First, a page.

Focus on opportunity creation is what gets the NRI Vote

Venky Raghavendra, APR 30 2019, 11:25AM IST

Aditya Puri (second from left) and Michael Dell (right) with AIF’s Lata Krishnan (second from right) and Ajay Banga. Photo courtesy of Joe Vericker for AIF.

It was a glitzy evening on Wall Street. Influential members of the diaspora congregated in their tuxedos and colourful wear. Important members of corporate America were also in attendance because of their deep ties with India as well as the business and personal friendships they share with leading Indian-American execs. The occasion was the Annual New York Gala of the American India Foundation on April 24, 2019. Special guests included Michael Dell, Founder-Chairman and CEO, Dell; Aditya Puri of HDFC; and prominent Indian-Americans including Ajay Banga, Victor Menezes, Chandrika Tandon, Lata Krishnan, Dinesh Paliwal, Harit Talwar and Ali Velshi among others.

One constant narrative that is circulated is that Indian Americans are highly engaged in the Indian elections.

That may be true of a small percentage of them living here in the United States of America. But it is a stretch to think that NRIs are obsessing over who will be the next prime minister of India. Don’t get me wrong!  Folks here have their favourites. They have strong affiliations, which at times they proudly wear on their sleeves. However, the American India Foundation Gala is an indicator of the diaspora’s focus on larger development issues within India, the United States and the rest of the world.
The ainity for philanthropy is still work in progress. It is a well-known fact that the Indian diaspora in the US is among the wealthiest, most-educated and influential. Despite the clout of the diaspora in business, academia, politics and practically every other sphere of life here in America, it lags behind in formal, structured philanthropic giving. This was also established in ‘The Indiaspora-Dalberg Community Engagement Survey’ , the first of its kind survey, conducted in 2018. It found that Indian Americans volunteer at nearly double the national average but give substantially less financially.

Indiaspora is an organisation established to transform the success of Indian Americans into meaningful impact worldwide and its members are influential Indian American and Indian leaders from diverse backgrounds and professions. There is a significant giving gap the survey found, estimated to the tune of 2-3 billion US dollars benchmarked against the wider American population. What this means is that the diaspora’s contribution could be consequential in addressing the development challenges of India and the rest of the world. In short, the philanthropy quotient needs to go up further.

India’s development challenges matter to the world given their scale and complexity. It could be neonatal mortality, climate change or young people seeking jobs – how India deals with these issues impacts the world. Twenty five percent of global newborn deaths happens in India. Twelve million youth enter the workforce every year. There is a need for global engagement to augment and enhance the many indigenous solutions in India that are addressing these issues. The diaspora community, therefore, has a strong role to play.  Again it is no surprise that the diaspora in America and elsewhere not just bring money to address the issues, but a depth of knowledge, ideas and innovations besides institutional affiliations and resources.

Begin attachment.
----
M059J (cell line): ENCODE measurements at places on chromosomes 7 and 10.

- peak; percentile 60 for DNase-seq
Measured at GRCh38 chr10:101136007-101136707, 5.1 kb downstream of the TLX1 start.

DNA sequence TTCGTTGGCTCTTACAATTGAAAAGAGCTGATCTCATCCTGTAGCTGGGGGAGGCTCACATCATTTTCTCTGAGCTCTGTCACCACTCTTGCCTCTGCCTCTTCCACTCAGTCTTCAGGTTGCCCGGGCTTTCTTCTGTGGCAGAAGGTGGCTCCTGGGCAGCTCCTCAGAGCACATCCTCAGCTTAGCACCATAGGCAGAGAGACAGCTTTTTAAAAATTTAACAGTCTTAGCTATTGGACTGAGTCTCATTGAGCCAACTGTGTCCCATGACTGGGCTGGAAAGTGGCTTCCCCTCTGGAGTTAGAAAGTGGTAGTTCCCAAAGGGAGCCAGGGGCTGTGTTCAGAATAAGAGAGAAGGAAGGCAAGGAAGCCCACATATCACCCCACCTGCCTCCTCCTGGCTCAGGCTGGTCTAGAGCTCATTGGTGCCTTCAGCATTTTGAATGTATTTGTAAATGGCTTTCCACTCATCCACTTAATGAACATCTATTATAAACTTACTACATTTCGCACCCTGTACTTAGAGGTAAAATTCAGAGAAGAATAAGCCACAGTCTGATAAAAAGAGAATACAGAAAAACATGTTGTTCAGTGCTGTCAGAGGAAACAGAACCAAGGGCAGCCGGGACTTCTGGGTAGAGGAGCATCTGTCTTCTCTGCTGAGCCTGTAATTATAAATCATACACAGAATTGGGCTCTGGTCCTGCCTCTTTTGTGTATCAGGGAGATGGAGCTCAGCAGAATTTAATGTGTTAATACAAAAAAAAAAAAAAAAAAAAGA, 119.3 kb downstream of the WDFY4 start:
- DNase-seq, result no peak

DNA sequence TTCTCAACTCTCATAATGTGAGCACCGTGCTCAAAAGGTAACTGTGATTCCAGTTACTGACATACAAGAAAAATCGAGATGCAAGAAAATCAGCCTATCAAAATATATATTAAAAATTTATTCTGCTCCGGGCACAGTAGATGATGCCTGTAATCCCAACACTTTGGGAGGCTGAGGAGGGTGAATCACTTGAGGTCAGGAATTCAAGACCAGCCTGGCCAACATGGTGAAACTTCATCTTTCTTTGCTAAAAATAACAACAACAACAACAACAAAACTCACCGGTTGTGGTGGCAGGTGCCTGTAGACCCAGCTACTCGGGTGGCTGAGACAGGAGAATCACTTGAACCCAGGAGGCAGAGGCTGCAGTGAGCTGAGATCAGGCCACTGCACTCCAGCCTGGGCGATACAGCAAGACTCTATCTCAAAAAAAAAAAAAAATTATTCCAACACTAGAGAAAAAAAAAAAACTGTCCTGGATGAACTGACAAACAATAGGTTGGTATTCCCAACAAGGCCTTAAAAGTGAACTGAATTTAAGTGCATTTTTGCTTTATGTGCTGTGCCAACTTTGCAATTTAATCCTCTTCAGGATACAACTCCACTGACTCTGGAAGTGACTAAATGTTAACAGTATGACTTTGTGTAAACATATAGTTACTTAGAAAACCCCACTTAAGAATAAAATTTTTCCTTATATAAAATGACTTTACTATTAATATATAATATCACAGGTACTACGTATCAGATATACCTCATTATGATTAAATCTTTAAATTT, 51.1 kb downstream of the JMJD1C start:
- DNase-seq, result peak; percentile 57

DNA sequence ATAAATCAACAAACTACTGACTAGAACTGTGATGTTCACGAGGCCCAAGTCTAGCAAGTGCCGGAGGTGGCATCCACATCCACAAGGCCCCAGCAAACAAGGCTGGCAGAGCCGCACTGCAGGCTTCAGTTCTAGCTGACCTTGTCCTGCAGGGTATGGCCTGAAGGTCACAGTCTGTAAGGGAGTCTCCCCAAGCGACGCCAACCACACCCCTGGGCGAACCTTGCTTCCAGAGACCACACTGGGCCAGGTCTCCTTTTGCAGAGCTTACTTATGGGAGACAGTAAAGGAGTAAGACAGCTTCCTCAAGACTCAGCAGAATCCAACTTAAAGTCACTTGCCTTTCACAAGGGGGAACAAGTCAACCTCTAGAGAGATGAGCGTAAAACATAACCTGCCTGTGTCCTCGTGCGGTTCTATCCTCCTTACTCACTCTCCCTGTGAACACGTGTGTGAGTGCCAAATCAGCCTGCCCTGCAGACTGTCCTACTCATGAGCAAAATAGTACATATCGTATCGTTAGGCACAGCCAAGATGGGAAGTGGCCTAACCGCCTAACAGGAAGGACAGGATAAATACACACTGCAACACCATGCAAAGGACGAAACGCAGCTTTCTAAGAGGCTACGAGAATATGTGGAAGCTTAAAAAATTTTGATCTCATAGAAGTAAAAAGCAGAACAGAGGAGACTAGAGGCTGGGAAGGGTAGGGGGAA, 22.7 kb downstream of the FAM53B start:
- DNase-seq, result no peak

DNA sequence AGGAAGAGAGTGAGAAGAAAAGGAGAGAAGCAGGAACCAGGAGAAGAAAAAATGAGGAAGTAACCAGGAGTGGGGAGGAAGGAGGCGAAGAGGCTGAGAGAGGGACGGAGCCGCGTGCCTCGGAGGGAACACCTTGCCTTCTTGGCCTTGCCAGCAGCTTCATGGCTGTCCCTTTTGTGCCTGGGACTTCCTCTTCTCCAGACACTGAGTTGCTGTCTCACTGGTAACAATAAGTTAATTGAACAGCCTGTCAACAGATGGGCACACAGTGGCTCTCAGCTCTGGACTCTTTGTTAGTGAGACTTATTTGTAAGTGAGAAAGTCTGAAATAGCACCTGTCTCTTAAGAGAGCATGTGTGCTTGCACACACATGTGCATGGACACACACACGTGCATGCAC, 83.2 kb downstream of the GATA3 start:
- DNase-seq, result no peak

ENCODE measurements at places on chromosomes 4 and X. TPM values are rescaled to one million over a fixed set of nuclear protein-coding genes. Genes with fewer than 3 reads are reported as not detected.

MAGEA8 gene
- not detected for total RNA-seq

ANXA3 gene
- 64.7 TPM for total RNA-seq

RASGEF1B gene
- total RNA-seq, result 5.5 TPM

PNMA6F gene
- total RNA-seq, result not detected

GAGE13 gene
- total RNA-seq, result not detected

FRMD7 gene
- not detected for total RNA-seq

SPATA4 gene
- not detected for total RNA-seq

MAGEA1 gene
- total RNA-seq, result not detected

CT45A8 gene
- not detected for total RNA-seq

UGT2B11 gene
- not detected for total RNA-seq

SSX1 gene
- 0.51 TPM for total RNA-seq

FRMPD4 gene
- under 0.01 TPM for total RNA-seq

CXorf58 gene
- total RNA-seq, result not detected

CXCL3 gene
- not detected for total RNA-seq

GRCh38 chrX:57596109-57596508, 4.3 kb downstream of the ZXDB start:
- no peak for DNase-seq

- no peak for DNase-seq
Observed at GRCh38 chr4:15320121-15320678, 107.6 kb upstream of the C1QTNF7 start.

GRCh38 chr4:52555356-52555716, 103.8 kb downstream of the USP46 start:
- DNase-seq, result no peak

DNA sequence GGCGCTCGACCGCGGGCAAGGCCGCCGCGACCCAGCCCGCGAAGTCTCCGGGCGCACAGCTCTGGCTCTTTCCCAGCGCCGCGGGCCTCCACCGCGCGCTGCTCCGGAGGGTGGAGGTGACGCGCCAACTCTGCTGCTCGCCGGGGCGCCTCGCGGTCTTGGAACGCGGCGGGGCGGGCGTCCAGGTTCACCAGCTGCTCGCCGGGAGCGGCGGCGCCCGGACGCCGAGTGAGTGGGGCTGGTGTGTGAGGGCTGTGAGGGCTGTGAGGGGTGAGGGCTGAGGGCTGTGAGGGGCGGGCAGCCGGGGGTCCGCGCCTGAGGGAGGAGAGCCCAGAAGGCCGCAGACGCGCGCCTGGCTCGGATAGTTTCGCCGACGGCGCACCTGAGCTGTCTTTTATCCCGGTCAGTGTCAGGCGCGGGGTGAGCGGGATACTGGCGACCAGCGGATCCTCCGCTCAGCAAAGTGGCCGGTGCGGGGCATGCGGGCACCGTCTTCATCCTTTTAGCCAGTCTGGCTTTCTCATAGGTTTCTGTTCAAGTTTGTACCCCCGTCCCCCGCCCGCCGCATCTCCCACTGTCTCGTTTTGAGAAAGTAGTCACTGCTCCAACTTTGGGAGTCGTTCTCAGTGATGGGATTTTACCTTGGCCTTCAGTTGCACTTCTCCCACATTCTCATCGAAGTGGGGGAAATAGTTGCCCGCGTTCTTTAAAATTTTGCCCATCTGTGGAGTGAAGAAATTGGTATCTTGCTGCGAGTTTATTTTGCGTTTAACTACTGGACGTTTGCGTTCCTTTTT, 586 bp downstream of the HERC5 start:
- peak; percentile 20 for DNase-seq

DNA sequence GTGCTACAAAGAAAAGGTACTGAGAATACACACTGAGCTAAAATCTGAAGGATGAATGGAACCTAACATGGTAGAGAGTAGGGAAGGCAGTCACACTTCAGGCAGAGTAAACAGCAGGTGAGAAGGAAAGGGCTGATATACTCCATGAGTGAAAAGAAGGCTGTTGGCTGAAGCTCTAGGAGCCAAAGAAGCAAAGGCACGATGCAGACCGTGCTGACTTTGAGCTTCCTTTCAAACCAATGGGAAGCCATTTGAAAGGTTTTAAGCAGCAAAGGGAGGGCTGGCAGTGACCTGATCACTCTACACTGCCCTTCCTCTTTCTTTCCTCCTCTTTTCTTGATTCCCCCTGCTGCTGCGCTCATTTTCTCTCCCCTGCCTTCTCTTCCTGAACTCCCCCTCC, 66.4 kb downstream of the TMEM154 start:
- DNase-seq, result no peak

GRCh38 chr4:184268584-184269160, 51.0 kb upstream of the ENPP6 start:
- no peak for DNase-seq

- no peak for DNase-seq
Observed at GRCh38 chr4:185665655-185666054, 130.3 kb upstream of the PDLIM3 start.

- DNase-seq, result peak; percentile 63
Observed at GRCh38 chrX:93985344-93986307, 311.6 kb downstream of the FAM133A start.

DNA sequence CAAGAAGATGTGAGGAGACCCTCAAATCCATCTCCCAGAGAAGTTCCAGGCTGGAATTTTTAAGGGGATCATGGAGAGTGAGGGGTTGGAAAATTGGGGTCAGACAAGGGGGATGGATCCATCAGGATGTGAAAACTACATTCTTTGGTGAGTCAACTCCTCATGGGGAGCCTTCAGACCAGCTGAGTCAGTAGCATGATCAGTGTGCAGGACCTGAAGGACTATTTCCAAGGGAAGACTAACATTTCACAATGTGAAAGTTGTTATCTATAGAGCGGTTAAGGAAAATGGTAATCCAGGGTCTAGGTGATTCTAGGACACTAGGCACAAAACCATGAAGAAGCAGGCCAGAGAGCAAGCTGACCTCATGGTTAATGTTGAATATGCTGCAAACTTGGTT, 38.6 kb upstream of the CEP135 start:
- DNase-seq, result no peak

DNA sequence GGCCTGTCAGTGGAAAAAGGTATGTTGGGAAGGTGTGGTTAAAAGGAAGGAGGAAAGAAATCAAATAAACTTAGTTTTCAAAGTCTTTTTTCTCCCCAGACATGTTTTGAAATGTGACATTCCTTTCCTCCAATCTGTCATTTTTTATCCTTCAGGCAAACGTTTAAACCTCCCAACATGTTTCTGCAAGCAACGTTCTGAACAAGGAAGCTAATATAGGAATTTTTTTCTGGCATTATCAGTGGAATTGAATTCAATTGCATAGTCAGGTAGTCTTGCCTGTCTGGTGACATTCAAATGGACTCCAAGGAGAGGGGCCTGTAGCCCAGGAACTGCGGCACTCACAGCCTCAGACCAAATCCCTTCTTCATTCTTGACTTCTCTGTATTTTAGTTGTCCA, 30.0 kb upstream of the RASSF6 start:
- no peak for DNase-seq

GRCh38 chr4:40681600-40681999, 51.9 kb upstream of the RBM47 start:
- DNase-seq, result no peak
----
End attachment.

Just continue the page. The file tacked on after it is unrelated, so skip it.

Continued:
The American India Foundation played a pioneering role in “collectivising” the fragmented giving of the diaspora. It also created a platform to celebrate philanthropic giving. Today it has become a “multi-theme and collective” philanthropic platform to provide effective and efficient giving for health, education and livelihoods related issues – bringing them all together to disrupt poverty. There are other flourishing organisations including Pratham, Akshay Patra, Ekal Vidyalay, Room to Read, Magic Bus that have all harnessed the diaspora’s generosity and ainity for the motherland.

That same evening, just a few kilometres due north, adjoining the Central Park, the iconic lung space of New York City, was another gala in an equally colourful setting.  Breakthrough, the organisation that works in India to prevent the cycle of gender violence and empower adolescent girls was holding its own fete with many successful Indian diaspora headlining the event.
Back on Wall Street, during the course of the American India Foundation gala, the uber-successful entrepreneurs of Syntel fame, Bharat Desai and Neerja Sethi, pledged a million dollars to support the setting up of digital labs in under-served schools in the far-flung corners of India. It is then safe to say that enabling a level-playing field and opportunity-creation is what gets the NRI vote – at least that was the unequivocal verdict from this gathering of over 600 influential diaspora members.

(Venkatesh “Venky” Raghavendra is a social entrepreneur and a diaspora-philanthropy expert. He is currently the Vice-President of Safe Water Network).

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